Preferred learning modalities and practice for critical skills

A global survey of paediatric emergency medicine clinicians

Simon S. Craig, Marc Auerbach, John Alexander Cheek, Franz E. Babl, Ed Oakley, Lucia Nguyen, Arjun Rao, Sarah Dalton, Mark D. Lyttle, Santiago Mintegi, Joshua Nagler, Rakesh D. Mistry, Andrew Dixon, Pedro Rino, Guillermo Kohn-Loncarica, Stuart R. Dalziel

Research output: Contribution to journalArticleResearchpeer-review

1 Citation (Scopus)

Abstract

Objective: To describe senior paediatric emergency clinician perspectives on the optimal frequency of and preferred modalities for practising critical paediatric procedures. Methods: Multicentre multicountry cross-sectional survey of senior paediatric emergency clinicians working in 96 EDs affiliated with the Pediatric Emergency Research Network. Results: 1332/2446 (54%) clinicians provided information on suggested frequency of practice and preferred learning modalities for 18 critical procedures. Yearly practice was recommended for six procedures (bag valve mask ventilation, cardiopulmonary resuscitation (CPR), endotracheal intubation, laryngeal mask airway insertion, defibrillation/direct current (DC) cardioversion and intraosseous needle insertion) by at least 80% of respondents. 16 procedures were recommended for yearly practice by at least 50% of respondents. Two procedures (venous cutdown and ED thoracotomy) had yearly practice recommended by <40% of respondents. Simulation was the preferred learning modality for CPR, bag valve mask ventilation, DC cardioversion and transcutaneous pacing. Practice in alternative clinical settings (eg, the operating room) was the preferred learning modality for endotracheal intubation and laryngeal mask insertion. Use of models/mannequins for isolated procedural training was the preferred learning modality for all other invasive procedures. Free-text responses suggested the utility of cadaver labs and animal labs for more invasive procedures (thoracotomy, intercostal catheter insertion, open surgical airways, venous cutdown and pericardiocentesis). Conclusions: Paediatric ED clinicians suggest that most paediatric critical procedures should be practised at least annually. The preferred learning modality depends on the skill practised; alternative clinical settings are thought to be most useful for standard airway manoeuvres, while simulation-based experiential learning is applicable for most other procedures.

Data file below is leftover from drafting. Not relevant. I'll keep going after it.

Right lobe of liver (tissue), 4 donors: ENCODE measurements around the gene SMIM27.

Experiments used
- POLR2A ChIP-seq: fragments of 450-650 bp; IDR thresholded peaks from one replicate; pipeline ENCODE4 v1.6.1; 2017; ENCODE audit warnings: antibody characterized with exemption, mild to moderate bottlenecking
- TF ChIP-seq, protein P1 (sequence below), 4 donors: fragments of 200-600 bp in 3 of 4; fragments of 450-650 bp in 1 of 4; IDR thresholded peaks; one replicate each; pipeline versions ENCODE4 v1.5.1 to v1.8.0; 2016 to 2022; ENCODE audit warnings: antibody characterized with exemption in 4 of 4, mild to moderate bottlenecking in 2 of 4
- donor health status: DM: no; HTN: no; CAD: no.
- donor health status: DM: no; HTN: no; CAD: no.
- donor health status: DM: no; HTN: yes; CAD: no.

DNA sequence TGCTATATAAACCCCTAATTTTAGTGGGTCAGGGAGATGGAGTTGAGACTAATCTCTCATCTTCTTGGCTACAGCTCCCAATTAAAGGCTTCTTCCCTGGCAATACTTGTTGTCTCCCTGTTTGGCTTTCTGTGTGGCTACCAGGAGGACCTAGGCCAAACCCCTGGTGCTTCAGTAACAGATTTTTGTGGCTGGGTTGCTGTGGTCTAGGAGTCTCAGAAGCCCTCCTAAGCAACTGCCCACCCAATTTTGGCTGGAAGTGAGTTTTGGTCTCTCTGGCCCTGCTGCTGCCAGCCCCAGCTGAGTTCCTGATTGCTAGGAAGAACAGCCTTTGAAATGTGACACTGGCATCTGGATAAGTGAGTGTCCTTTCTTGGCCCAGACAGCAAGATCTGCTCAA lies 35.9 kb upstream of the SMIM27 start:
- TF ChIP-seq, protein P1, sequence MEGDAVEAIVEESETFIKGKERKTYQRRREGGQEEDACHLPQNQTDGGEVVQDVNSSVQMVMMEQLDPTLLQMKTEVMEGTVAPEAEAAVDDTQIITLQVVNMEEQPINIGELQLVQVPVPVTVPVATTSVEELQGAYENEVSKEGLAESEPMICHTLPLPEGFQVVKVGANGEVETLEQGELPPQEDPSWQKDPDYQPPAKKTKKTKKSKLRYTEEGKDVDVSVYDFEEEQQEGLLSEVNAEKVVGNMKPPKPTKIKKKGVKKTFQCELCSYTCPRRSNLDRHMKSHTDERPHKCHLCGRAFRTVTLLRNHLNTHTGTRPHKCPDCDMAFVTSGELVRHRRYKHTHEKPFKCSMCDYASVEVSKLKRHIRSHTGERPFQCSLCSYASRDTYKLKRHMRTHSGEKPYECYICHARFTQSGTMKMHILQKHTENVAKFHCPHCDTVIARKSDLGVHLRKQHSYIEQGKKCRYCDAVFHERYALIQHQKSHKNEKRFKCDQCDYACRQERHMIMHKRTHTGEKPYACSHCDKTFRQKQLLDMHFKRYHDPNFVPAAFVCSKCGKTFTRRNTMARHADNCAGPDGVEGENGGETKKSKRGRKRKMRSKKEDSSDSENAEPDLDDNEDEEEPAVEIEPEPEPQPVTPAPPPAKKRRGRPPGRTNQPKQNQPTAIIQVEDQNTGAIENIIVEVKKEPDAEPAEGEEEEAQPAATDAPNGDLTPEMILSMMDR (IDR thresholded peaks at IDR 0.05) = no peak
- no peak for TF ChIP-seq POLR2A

Original languageEnglish
Number of pages8
JournalEmergency Medicine Journal
DOIs
Publication statusAccepted/In press - 1 Jan 2018

Keywords

  • education
  • paediatric resuscitation
  • paediatrics, paediatric emergency medicine

Cite this

Craig, Simon S. ; Auerbach, Marc ; Cheek, John Alexander ; Babl, Franz E. ; Oakley, Ed ; Nguyen, Lucia ; Rao, Arjun ; Dalton, Sarah ; Lyttle, Mark D. ; Mintegi, Santiago ; Nagler, Joshua ; Mistry, Rakesh D. ; Dixon, Andrew ; Rino, Pedro ; Kohn-Loncarica, Guillermo ; Dalziel, Stuart R. / Preferred learning modalities and practice for critical skills : A global survey of paediatric emergency medicine clinicians. In: Emergency Medicine Journal. 2018.
@article{780cfbfebf174ed1af5821899ce320d6,
title = "Preferred learning modalities and practice for critical skills: A global survey of paediatric emergency medicine clinicians",
abstract = "Objective: To describe senior paediatric emergency clinician perspectives on the optimal frequency of and preferred modalities for practising critical paediatric procedures. Methods: Multicentre multicountry cross-sectional survey of senior paediatric emergency clinicians working in 96 EDs affiliated with the Pediatric Emergency Research Network. Results: 1332/2446 (54{\%}) clinicians provided information on suggested frequency of practice and preferred learning modalities for 18 critical procedures. Yearly practice was recommended for six procedures (bag valve mask ventilation, cardiopulmonary resuscitation (CPR), endotracheal intubation, laryngeal mask airway insertion, defibrillation/direct current (DC) cardioversion and intraosseous needle insertion) by at least 80{\%} of respondents. 16 procedures were recommended for yearly practice by at least 50{\%} of respondents. Two procedures (venous cutdown and ED thoracotomy) had yearly practice recommended by <40{\%} of respondents. Simulation was the preferred learning modality for CPR, bag valve mask ventilation, DC cardioversion and transcutaneous pacing. Practice in alternative clinical settings (eg, the operating room) was the preferred learning modality for endotracheal intubation and laryngeal mask insertion. Use of models/mannequins for isolated procedural training was the preferred learning modality for all other invasive procedures. Free-text responses suggested the utility of cadaver labs and animal labs for more invasive procedures (thoracotomy, intercostal catheter insertion, open surgical airways, venous cutdown and pericardiocentesis). Conclusions: Paediatric ED clinicians suggest that most paediatric critical procedures should be practised at least annually. The preferred learning modality depends on the skill practised; alternative clinical settings are thought to be most useful for standard airway manoeuvres, while simulation-based experiential learning is applicable for most other procedures.",
keywords = "education, paediatric resuscitation, paediatrics, paediatric emergency medicine",
author = "Craig, {Simon S.} and Marc Auerbach and Cheek, {John Alexander} and Babl, {Franz E.} and Ed Oakley and Lucia Nguyen and Arjun Rao and Sarah Dalton and Lyttle, {Mark D.} and Santiago Mintegi and Joshua Nagler and Mistry, {Rakesh D.} and Andrew Dixon and Pedro Rino and Guillermo Kohn-Loncarica and Dalziel, {Stuart R.}",
year = "2018",
month = "1",
day = "1",
doi = "10.1136/emermed-2017-207384",
language = "English",